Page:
Bailey Quinn and her teammates were catching up on history.
As the team bus made its way to Milton Hershey High School for Phoenixville’s PIAA-AAA opener against Lower Dauphin, the senior pored through newspaper clippings and photos from a decade back.
Thirteen years had passed since Phoenixville last made the PIAA playoffs, advancing to the PIAA-AA quarterfinals before falling to Wyoming Seminary.
That team was revered, a model for all Phantoms teams to follow.
“On the way to the state game we were pulling out newspapers from the 2001 team and we thought it was so cool, we thought it’d be great to be like them,’ Quinn said.
What Quinn didn’t realize, as her team pulled into Milton Hershey, was that she’d already accomplished that.
Quinn capped off the piÃ¨ce de rÃ©sistance to a scintillating career, shattering Miranda Peto’s single-season scoring mark of 28 as she registered 41 goals and eight assists, leading her Phoenixville team to a 12-1 PAC-10 record, a district berth in the team’s first season at the Class AAA level since the late 90s and its first PIAA berth since 2001.
For that, Quinn is the 2014 Mercury All-Area Field Hockey Player of the Year.
“It’s a great accomplishment, I worked very hard throughout the season and it feels great to be awarded for the work that I put in,’ Quinn said. “I had a good season and it was great to see how far our team went this year.’
Quinn succeeds Upper Perkiomen’s Casey Umstead (2013) and Spring-Ford’s Gabby Major (2012) as Player of the Year. Quinn had previously finished as a second-team member in 2013 after finishing on the first team in 2012.
Known for her uncanny ability to score, the senior closed out her Phoenixville career with 90 goals, however, the legacy that she had built her senior season will be one that will be looked upon by the Phoenixville faithful for years to come.
It was a season that turned the tide in the PAC-10 Frontier as the Phantoms ripped the No. 1 seed from Upper Perkiomen for the first time in years.
It was a season highlighted by Quinn’s indelible moments: game-winning goals, a school record she had no idea about, and a chance to play on the biggest stage her team had ever played on.
However, none were bigger than her efforts against Perkiomen Valley in a win-or-go-home District 1-AAA playback game with a PIAA berth on the line.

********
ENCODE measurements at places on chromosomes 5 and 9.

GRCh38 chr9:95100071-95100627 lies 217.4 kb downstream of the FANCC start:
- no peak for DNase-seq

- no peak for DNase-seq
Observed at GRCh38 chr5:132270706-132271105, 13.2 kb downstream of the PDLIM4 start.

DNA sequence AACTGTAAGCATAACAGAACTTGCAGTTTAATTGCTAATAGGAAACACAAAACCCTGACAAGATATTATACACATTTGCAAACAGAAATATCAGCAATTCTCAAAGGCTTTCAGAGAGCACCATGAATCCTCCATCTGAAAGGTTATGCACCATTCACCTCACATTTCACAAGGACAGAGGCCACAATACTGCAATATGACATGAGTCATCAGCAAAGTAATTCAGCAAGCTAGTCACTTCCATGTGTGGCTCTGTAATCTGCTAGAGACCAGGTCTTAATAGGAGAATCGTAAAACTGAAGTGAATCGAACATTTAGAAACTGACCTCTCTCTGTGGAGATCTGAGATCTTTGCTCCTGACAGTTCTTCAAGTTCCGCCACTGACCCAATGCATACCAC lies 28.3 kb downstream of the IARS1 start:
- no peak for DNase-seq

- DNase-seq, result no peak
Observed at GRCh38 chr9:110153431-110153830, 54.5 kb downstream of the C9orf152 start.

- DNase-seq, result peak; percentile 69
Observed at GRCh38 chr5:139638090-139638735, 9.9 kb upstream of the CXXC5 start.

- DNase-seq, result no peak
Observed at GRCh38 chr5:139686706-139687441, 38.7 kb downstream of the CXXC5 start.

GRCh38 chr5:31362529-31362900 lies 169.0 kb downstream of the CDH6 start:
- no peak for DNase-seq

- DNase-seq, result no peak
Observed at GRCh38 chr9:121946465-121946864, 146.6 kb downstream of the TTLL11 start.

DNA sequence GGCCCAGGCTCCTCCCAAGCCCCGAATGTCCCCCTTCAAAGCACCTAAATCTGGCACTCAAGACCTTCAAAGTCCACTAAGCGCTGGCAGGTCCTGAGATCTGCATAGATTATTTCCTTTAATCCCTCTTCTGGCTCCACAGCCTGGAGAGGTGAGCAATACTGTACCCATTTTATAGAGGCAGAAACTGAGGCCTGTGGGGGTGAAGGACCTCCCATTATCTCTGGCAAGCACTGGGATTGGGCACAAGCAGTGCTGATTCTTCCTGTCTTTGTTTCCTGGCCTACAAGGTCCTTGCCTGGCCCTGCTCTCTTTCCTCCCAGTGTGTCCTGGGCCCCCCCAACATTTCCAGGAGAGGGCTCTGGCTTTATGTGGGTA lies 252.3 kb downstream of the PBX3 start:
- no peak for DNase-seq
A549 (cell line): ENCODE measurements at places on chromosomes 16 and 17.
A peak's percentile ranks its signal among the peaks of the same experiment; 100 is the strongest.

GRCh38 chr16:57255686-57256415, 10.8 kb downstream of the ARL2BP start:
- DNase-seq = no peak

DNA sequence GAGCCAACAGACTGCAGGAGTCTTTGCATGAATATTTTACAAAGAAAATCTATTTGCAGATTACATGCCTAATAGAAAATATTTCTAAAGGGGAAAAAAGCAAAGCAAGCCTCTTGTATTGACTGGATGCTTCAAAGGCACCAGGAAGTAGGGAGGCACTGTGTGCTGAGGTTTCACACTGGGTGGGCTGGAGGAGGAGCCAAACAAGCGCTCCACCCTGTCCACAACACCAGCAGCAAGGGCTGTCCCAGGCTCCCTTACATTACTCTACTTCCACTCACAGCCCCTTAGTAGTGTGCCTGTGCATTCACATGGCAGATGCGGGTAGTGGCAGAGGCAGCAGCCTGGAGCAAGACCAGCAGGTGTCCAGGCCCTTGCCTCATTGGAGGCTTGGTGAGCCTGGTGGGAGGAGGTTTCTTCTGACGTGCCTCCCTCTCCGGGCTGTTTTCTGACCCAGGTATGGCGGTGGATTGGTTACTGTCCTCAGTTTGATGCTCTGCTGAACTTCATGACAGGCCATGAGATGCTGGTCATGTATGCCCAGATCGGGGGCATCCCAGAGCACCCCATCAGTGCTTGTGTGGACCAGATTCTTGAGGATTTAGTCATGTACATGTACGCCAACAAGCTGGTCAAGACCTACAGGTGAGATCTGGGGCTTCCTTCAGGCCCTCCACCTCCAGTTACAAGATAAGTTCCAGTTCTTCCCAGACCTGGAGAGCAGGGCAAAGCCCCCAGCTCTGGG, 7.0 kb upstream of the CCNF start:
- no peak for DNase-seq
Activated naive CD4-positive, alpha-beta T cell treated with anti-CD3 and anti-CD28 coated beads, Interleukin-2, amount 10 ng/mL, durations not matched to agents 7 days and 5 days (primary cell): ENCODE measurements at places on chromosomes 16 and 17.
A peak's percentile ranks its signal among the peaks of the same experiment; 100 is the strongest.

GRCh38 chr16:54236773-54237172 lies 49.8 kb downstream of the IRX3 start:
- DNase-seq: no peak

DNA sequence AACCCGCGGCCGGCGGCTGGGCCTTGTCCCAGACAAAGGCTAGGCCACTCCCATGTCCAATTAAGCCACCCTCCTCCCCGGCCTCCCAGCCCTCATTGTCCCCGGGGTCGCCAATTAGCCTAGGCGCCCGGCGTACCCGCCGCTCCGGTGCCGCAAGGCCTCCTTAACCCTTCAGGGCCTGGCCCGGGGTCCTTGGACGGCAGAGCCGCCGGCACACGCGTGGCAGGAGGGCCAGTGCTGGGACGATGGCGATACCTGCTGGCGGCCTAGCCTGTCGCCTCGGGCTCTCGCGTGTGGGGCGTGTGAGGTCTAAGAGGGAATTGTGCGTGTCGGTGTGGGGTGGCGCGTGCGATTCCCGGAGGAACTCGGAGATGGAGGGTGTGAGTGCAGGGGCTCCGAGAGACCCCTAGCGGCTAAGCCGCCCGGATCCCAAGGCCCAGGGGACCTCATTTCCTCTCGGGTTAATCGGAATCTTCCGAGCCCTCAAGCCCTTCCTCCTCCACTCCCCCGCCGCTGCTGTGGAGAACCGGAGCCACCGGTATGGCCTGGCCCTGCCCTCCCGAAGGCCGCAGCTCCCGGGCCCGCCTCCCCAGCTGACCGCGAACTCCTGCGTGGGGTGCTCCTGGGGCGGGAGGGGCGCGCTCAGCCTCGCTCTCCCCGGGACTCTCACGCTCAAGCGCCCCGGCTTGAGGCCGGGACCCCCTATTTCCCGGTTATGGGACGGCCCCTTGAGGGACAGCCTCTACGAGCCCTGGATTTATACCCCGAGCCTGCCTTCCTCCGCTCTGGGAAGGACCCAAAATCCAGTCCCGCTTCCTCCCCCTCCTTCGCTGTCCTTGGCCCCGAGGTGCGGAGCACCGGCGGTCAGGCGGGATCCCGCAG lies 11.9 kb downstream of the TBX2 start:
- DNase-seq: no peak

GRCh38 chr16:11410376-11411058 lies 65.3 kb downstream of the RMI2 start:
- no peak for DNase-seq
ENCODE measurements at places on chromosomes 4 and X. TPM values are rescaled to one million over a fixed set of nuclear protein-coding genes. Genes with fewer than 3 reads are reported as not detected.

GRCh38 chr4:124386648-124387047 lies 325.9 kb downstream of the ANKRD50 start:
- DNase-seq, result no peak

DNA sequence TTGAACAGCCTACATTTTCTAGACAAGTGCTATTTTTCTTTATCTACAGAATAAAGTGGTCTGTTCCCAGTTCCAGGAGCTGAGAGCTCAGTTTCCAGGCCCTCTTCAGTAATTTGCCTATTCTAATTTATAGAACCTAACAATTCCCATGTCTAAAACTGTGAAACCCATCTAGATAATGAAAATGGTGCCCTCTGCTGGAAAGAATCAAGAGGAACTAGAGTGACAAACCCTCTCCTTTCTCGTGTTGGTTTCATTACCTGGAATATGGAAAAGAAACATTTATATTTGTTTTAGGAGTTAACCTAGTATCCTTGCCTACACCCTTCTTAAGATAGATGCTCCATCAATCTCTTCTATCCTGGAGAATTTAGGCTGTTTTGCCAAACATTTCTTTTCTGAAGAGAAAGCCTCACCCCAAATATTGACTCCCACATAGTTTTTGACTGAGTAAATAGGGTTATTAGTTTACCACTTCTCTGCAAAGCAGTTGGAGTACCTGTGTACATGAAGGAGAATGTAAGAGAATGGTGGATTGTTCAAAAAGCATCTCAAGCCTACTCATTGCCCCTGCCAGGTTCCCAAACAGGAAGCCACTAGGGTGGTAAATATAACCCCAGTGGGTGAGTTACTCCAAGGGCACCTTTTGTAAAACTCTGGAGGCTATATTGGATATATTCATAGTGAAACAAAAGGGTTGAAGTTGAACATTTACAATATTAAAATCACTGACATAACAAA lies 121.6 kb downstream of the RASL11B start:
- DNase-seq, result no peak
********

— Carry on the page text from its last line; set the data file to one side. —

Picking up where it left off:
Playing on a rain-soaked outfield at PV, Quinn found herself out of sorts in the first half, missing on a few occasions, before missing a wide-open opportunity in the second half that would have tied it.
But as the rain pelted the field harder, Quinn found herself in the same position she saw herself in three other times at districts — at the stroke line.
Quinn tallied her first marker midway through the second half before toeing the stroke line again with four minutes remaining, where she labeled the shot for the same spot as she did before — top shelf.
“I knew I had to get the ball in the net. I was kind of nervous but I had confidence in myself and I knew I could get it,’ Quinn said. “The open goal that I had missed got me down but I knew that I had to get myself back in the game. I knew with each stroke that I had to deliver.’
Her heroism in the do-or-die clash was vindication for her inability to hit the cage in Phoenixville’s two PAC-10 losses in the season, against PV in the regular season and Owen J. Roberts in the PAC-10 semifinals.
“I felt that I didn’t bring my all,’ Quinn said. “It is what it is; I’m not going to score every game but I knew I had to step it up and help my team win.’
She said she wasn’t going to score every game, but looking at scoresheets as the Phantoms compiled a 20-6 overall record, it tells a different story.
Quinn broke out of the gate at a torrid scoring pace, breaking the school scoring record of 28 in only 13 games, the marker coming in a 1-0 victory against OJR.
The best thing?
Quinn had no idea she broke it.
“I kept asking Coach (John) Tornetta how close I was to the record and he’d never tell me,’ Quinn said. “I had no idea. When I scored the goal and came over, he said, ‘ Congratulations, you just broke the record for Phoenixville.’ It was a huge surprise to me; it was sick.’
What didn’t come as a surprise was Quinn’s ability to finish throughout the year.
Armed with a lethal reverse chip, Quinn finished the season with 11 games with two or more goals, including five-goal efforts against Pottsgrove and Pope John Paul II, a two-goal effort in a last-minute victory over Methacton and two more in a victory over Upper Perkiomen in the beginning of the season, the Phantoms’ first victory over the Tribe since 2011. Her two-goal game (via penalty stroke) helped her team survive a scare from Quakertown in the opening round of districts, before she delivered again in the playback round.
“I don’t know what it was about this season,’ Quinn said. “There was something that drove me. I’m glad I was able to convert on strokes when I had the chance and had the confidence that I knew I had it whenever I got called.’
Quinn’s season came to an abrupt halt in the first round of the PIAA-AAA opening round to District 3 champion and perennial powerhouse Lower Dauphin. She was held scoreless as the Falcons ran roughshod over the Phantoms, 6-0, but to Quinn, the statement had already been made.
“I loved playing with the girls,’ Quinn said. “I’ve been playing with them since eighth grade. It was nice to end the season going to states and having just a great year.’
A year that might have future Phoenixville students reading up on this team in years to come. Reading up on a scoring record being shattered, on a team that rose to new heights during their captivating careers.
“We made it as far as we could and I think everyone will look back at our team like we did with the 2001 team. At least I hope they do,’ Quinn said.
“It was a great accomplishment that we made it as far as we did. I wouldn’t take anything away from it.’
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